Posted on

AllThingsPLC » Blog Archive » Resource Roundup: PLCs and Intervention

[...] week’s theme is “PLCs and Intervention.” We’re focusing on the third critical question of PLCs: How will we respond when they don’t learn? The following resources relate RTI and [...]

Posted on

PLC associate

The questions on how teams should be formed and who is on a team in a PLC are asked frequently. In a PLC, teams are comprised of teachers who share students, content, or both. Middle schools have provided team time in the schedule on a regular basis for a long time. In this traditional middle school model, the teams have been comprised of teachers who share students rather than content. There are several advantages to these interdisciplinary team meetings. During these meetings, teachers discuss student progress and gather information to better understand the needs of students across all subject areas. In addition, the interdisciplinary teams often use this time to make cross-curricular connections and plan themed units of study. If an interdisciplinary team is truly a team (that is, people working together interdependently to achieve a common goal for which members are mutually accountable), members would also be certain to establish an overarching interdisciplinary goal each would address in his or her classroom. Non-fiction writing is one example of a powerful, high-leverage goal that can cut across all core curricular areas. Members of an interdisciplinary team could work together to clarify a rubric for writing for their grade-level, practice applying the rubric for writing in the different subject areas to establish the inter-rater reliability that ensures students receive consistent feedback on their writing, and help each other become more skillful in teaching the writing process.

Although beneficial for the reasons already stated, interdisciplinary teams do not allow teachers who share the same content the opportunity to discuss and refine their curriculum or instructional strategies and materials. Collaborative teams in a PLC focus their team time on answering the four critical questions:

1. What should students know and be able to do?
2. How will we know students are learning?
3. How will we respond when students don't learn?
4. How will we respond when students have already learned?

These four questions are addressed by content teams for each unit of study, in a continuous cycle. During content team meetings, teachers answer PLC question one by determining essential outcomes for their subject area or course. They clarify and deepen their understanding of exactly what each outcome means by asking themselves: What would this look like if a student accomplished this outcome? The team engages in collective inquiry to build shared knowledge and understanding. This type of discussion occurs most effectively in content area teams.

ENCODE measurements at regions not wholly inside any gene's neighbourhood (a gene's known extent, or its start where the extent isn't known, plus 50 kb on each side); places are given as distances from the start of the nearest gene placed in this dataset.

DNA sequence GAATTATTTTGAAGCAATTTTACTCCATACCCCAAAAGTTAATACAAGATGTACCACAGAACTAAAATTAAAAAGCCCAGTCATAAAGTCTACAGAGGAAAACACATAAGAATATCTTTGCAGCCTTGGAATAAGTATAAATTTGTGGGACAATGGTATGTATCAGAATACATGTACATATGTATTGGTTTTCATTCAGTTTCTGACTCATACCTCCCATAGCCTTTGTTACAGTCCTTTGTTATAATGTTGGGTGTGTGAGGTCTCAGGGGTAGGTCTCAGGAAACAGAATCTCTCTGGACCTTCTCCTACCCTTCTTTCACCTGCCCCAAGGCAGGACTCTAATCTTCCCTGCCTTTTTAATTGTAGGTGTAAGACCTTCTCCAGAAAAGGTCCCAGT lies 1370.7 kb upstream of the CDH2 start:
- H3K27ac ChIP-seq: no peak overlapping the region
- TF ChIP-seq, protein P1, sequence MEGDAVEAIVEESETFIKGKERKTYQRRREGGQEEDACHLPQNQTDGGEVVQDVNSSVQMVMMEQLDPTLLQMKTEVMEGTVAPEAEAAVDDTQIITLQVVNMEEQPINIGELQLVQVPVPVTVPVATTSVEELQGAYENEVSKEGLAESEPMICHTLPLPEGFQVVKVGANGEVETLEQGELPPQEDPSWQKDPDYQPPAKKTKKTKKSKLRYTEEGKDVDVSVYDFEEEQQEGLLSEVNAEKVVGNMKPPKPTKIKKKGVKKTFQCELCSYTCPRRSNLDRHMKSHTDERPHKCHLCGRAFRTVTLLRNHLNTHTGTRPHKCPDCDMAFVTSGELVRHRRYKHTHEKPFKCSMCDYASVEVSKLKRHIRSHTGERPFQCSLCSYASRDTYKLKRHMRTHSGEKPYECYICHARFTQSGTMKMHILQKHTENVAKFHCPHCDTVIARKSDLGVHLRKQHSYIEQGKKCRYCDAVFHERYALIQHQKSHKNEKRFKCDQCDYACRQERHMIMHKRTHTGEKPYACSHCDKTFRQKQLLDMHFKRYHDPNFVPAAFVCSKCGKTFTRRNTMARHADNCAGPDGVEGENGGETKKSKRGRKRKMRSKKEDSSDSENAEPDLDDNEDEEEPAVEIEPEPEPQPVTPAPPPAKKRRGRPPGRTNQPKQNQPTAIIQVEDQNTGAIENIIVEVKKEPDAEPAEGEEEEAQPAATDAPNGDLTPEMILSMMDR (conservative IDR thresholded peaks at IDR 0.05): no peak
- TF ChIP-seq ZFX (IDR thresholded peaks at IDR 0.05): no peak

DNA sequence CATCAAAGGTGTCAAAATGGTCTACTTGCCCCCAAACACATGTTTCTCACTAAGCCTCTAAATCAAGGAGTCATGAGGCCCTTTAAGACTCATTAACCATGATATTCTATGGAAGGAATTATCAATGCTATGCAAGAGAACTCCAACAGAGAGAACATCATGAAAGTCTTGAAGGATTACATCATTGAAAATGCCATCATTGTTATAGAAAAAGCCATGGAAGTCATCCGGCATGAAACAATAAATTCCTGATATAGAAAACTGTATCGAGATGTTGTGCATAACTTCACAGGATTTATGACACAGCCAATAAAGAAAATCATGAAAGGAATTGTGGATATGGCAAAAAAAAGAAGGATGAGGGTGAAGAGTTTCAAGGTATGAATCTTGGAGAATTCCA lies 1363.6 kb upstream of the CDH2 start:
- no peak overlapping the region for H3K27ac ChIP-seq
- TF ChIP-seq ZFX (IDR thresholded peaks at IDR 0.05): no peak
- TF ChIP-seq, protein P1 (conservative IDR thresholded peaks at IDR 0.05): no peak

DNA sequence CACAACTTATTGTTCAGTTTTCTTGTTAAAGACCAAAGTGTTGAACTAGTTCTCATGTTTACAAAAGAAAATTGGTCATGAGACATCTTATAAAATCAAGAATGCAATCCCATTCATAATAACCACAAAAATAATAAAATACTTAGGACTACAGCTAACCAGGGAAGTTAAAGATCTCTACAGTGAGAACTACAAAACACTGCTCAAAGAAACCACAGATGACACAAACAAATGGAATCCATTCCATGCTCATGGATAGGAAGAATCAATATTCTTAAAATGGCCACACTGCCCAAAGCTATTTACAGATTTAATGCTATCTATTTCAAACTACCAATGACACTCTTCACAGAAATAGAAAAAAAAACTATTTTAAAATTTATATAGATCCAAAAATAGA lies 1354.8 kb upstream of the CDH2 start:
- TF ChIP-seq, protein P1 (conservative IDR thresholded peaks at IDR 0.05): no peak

The same is true as content teams answer question two. In order to answer this question, teams meet to develop common formative assessments, analyze the results, and use this information to inform and modify curriculum and instruction to meet student needs. Dylan Wiliam in the December 2007 issue of Educational Leadership states that his research indicates teachers have a much easier time developing formative assessment strategies when they work in subject area teams.

"The most productive discussions recognize the specificities of the subject ... What makes a good question in math is different than what makes a good question in social studies." (p. 39)

Another advantage of content teams is the ability to share students and plan instruction for specific interventions or enrichment. Teachers of the same course or subject are able to group students for additional instruction or support based on the results of their common formative assessments. This shared responsibility for all of the math students, for instance, at a grade level or in specific course can assist teachers as they meet the needs of the diverse learners in their class. This is usually the first response to student learning that occurs as teams answer questions three and four.

This focus on the four PLC questions requires that content teams meet often enough to build shared knowledge and complete their work.

In chapter 5 of the book Learning by Doing (DuFour, DuFour, Eaker, and Many,) it is stated:
"The first and most fundamental task of building a collaborative culture is to bring together those people whose responsibilities create an inherent mutual interest in exploring the critical questions of a PLC." (p. 93)

Most of the middle schools that have been successful in implementing PLCs have rejected the Tyranny of Or - should we have interdisciplinary or content teams - and embraced the genius of and - we will have both. In these middle schools it is a matter of determining the amount and length of meetings so that the purposes of both types of teams can be accomplished.

Sharon Kramer
PLC Associate

Posted on


Our middle school is looking to move from a traditional model of teaming teachers to teaming by content area. Under our current model we don't see the team time being used in a way that truly benefits students. What are some advantages of moving to the model where teachers meet by content area?

Lee Carulli

Posted on